Barr's comments came after he and the FBI were scrutinized by tech experts earlier in January for requesting something of an exclusive government key to encrypted iPhones to speed up criminal investigations -- a request some experts said could actually put U.S. national security at risk.
"We live in a digital age, and like everyone else, human traffickers are relying increasingly on digital communication and the internet ... and more and more, the evidence we rely on to detect and to deal with these predators is digital evidence," Barr said. "However, increasingly, this evidence is being encrypted."
"We all recognize that encryption is important in the commercial world to protect consumers like us from cybercriminals, but now, we're seeing military-grade encryption being marketed on consumer products like cellphones and social media platforms and messaging services, and that means that we cannot get access to this data," Barr said.
Apple products and Facebook messenger apps, for example, offer end-to-end, or very strong, encryption so that the product designers themselves cannot immediately access their customer's devices and messages. The purpose of this strong encryption is to meet consumer demand for privacy.
"We just can't have chatrooms and websites that are involved in grooming children victims or selling trafficked women -- sites that are impenetrable to law enforcement -- and we have to do something about this," Barr said.
Gab.com, an online encrypted chatroom that does not allow and actively polices criminal content, condemned Barr's statements on Twitter and said the best way to stop human trafficking would be to regulate porn and "build the wall."
"[If] Barr wants to crack down on human trafficking he should go after the porn industry, not encryption," the website wrote, adding in a second tweet, "The best way to fight human trafficking is to go after the porn industry and build the wall. Full stop."
Barr and Sen. Lindsey Graham (R-S.C.) are also targetting encryption with a new draft bill called the "Eliminating Abusive and Rampant Neglect of Interactive Technologies (or EARN IT) Act," Bloomberg reported Thursday.
The bill would take away some Section 230 protections from websites if users post child exploitation content. The intentions of the draft bill are obviously good, but it would also require companies like Facebook to allow backdoor government access to encrypted information, which experts say will just cause more trouble, because if the good guys have backdoor access, the bad guys will eventually figure it out, too.
"The issue AG Barr has with encryption is that tech companies which use cryptography that they themselves cannot break ... do so in order to protect their users from third party attackers, including themselves," Gab CEO Andrew Torba said in a statement to FOX Business that was later posted on Twitter. "Encryption ... creates a private space for conversation much as a walk through the park would have been a hundred years ago, or a shredded letter 50 years ago."
"Apart from being an unconstitutional infringement of the First Amendment rights of tech companies and their users, this law will destroy the US tech industry, or drive it offshore, if passed. The bill should be scrapped," Torba added.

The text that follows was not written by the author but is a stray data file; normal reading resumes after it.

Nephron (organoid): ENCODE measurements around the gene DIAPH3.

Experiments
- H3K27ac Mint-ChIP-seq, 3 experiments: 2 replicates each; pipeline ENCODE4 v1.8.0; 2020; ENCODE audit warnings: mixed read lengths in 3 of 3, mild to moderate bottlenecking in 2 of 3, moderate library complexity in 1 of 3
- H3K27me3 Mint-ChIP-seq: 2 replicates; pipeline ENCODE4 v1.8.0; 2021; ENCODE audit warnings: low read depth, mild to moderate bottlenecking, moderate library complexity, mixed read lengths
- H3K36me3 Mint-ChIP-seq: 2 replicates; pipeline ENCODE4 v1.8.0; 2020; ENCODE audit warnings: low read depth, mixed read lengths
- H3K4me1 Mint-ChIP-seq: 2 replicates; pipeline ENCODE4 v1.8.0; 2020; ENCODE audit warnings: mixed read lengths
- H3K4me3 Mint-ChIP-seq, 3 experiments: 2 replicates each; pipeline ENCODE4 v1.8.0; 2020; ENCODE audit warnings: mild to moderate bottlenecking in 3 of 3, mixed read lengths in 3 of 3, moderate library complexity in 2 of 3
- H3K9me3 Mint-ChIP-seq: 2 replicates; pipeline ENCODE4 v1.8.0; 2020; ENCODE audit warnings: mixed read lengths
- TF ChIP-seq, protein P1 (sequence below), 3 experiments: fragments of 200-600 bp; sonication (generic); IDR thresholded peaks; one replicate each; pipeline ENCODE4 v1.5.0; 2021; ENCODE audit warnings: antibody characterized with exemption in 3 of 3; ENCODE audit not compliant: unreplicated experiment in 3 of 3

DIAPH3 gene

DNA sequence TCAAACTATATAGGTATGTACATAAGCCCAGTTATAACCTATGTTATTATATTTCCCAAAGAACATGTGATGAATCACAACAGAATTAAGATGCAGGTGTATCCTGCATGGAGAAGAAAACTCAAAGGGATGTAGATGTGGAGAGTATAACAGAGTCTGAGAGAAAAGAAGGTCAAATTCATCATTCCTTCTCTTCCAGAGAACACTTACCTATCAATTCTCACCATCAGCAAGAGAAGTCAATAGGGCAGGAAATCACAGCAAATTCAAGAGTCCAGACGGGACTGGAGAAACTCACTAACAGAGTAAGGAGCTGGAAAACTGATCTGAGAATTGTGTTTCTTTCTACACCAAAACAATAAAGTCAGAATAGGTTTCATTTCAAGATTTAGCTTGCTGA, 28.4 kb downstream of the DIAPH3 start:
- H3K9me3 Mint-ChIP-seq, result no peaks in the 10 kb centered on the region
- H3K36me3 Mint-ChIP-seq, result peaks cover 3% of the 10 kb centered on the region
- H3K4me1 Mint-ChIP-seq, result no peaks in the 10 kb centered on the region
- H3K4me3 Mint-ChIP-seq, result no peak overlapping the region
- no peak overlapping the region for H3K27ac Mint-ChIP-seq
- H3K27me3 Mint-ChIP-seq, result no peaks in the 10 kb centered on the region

Riana Pfefferkorn, a member of the Stanford Law School’s Center for Internet and Society, wrote of similar concerns to the constitutional rights of online communication platforms and their users in a substantial critique of the bill.
"While the EARN IT Act is ostensibly aimed at Section 230, it’s actually a sneaky way of affecting [encyption laws] without directly amending it," Pfefferkorn wrote. "This bill has a number of extremely serious problems, too many to fit into one blog post. It is potentially unconstitutional under the First, Fourth, and Fifth Amendments, for one thing."
Tech expert and Johns Hopkins professor Matthew Green also condemned the bill and Barr's motivation behind the legislation on Twitter.
"I am deeply skeptical of Barr’s motivation here. After several years of opposing encryption on very different grounds (criminals, terrorists) and asking for access only with a warrant, suddenly making a hard right turn and saying 'think about the children' — feels cynical," he wrote.
Andrew Garrett, CEO of the computer forensic firm Garrett Discovery, previously told FOX Business that the U.S. government could easily contact professional encryption-breaking companies to crack criminal cases rather than ask for its own backdoor to encrypted devices and websites, which he described as "an easy button."
With backdoor access, the government could continue to access data on encrypted devices and websites without having to contact third-party help and pay large fees. Some experts argue, however, that giving the government a backdoor would unquestionably enable bad actors to have that same backdoor, and the reason companies like Apple provide strong encryption without a golden key is to avoid this kind of event from happening.
Barr's comments at the human trafficking summit appeared to help his argument against encrypted devices and websites resurface.
This article has been updated to include comments from Gab CEO Andrew Torba.